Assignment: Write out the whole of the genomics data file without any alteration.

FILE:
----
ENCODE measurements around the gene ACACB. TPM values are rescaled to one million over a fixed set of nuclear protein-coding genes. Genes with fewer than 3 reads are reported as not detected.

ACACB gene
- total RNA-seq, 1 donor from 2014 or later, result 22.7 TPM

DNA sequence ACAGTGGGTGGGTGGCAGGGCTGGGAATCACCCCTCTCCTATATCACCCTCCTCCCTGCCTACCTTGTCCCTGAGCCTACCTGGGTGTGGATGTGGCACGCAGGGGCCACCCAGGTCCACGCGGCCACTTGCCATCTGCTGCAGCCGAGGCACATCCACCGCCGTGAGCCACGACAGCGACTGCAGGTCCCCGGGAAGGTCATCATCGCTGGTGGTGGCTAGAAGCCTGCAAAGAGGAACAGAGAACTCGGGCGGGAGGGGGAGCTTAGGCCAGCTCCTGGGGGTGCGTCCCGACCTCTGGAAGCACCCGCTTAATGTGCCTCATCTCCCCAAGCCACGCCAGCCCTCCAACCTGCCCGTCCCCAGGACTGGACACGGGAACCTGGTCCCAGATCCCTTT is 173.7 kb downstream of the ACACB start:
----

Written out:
ENCODE measurements around the gene ACACB. TPM values are rescaled to one million over a fixed set of nuclear protein-coding genes. Genes with fewer than 3 reads are reported as not detected.

ACACB gene
- total RNA-seq, 1 donor from 2014 or later, result 22.7 TPM

DNA sequence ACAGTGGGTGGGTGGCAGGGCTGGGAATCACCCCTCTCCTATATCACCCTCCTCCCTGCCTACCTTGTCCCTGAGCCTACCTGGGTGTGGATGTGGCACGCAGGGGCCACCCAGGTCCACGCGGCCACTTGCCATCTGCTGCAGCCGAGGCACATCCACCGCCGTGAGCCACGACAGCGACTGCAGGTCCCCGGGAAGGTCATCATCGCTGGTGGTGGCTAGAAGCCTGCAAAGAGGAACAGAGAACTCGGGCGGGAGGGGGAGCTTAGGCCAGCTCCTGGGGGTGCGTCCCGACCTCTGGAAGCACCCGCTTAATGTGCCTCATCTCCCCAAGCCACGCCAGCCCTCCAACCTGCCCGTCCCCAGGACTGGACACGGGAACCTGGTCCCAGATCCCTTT is 173.7 kb downstream of the ACACB start: